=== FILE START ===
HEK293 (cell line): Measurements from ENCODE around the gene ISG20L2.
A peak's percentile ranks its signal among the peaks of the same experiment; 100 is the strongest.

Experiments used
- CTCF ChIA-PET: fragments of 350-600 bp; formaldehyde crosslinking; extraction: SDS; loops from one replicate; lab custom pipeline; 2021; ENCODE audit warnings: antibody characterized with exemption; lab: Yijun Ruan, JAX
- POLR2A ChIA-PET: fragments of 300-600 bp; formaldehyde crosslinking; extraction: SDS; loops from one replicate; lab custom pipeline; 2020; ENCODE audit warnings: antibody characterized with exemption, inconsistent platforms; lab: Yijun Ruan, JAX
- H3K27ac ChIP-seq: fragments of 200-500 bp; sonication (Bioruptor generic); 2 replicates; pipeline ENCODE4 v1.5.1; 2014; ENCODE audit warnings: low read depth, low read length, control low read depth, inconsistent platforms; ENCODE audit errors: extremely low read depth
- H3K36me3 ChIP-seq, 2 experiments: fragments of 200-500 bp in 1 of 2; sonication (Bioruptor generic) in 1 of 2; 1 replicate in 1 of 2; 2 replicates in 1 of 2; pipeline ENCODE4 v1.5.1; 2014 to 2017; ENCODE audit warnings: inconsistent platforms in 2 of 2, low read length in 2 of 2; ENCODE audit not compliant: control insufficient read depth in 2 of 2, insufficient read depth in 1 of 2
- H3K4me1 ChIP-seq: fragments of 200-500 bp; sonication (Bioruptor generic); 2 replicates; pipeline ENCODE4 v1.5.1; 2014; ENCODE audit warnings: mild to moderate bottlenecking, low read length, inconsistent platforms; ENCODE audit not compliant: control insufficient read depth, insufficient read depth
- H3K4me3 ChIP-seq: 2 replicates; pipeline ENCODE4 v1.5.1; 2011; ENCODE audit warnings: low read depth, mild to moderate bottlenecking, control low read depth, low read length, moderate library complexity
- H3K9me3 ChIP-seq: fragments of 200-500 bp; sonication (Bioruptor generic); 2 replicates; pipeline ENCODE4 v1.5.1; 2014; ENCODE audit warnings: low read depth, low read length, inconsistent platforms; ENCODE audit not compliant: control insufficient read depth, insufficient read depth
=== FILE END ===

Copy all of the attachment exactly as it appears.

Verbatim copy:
HEK293 (cell line): Measurements from ENCODE around the gene ISG20L2.
A peak's percentile ranks its signal among the peaks of the same experiment; 100 is the strongest.

Experiments used
- CTCF ChIA-PET: fragments of 350-600 bp; formaldehyde crosslinking; extraction: SDS; loops from one replicate; lab custom pipeline; 2021; ENCODE audit warnings: antibody characterized with exemption; lab: Yijun Ruan, JAX
- POLR2A ChIA-PET: fragments of 300-600 bp; formaldehyde crosslinking; extraction: SDS; loops from one replicate; lab custom pipeline; 2020; ENCODE audit warnings: antibody characterized with exemption, inconsistent platforms; lab: Yijun Ruan, JAX
- H3K27ac ChIP-seq: fragments of 200-500 bp; sonication (Bioruptor generic); 2 replicates; pipeline ENCODE4 v1.5.1; 2014; ENCODE audit warnings: low read depth, low read length, control low read depth, inconsistent platforms; ENCODE audit errors: extremely low read depth
- H3K36me3 ChIP-seq, 2 experiments: fragments of 200-500 bp in 1 of 2; sonication (Bioruptor generic) in 1 of 2; 1 replicate in 1 of 2; 2 replicates in 1 of 2; pipeline ENCODE4 v1.5.1; 2014 to 2017; ENCODE audit warnings: inconsistent platforms in 2 of 2, low read length in 2 of 2; ENCODE audit not compliant: control insufficient read depth in 2 of 2, insufficient read depth in 1 of 2
- H3K4me1 ChIP-seq: fragments of 200-500 bp; sonication (Bioruptor generic); 2 replicates; pipeline ENCODE4 v1.5.1; 2014; ENCODE audit warnings: mild to moderate bottlenecking, low read length, inconsistent platforms; ENCODE audit not compliant: control insufficient read depth, insufficient read depth
- H3K4me3 ChIP-seq: 2 replicates; pipeline ENCODE4 v1.5.1; 2011; ENCODE audit warnings: low read depth, mild to moderate bottlenecking, control low read depth, low read length, moderate library complexity
- H3K9me3 ChIP-seq: fragments of 200-500 bp; sonication (Bioruptor generic); 2 replicates; pipeline ENCODE4 v1.5.1; 2014; ENCODE audit warnings: low read depth, low read length, inconsistent platforms; ENCODE audit not compliant: control insufficient read depth, insufficient read depth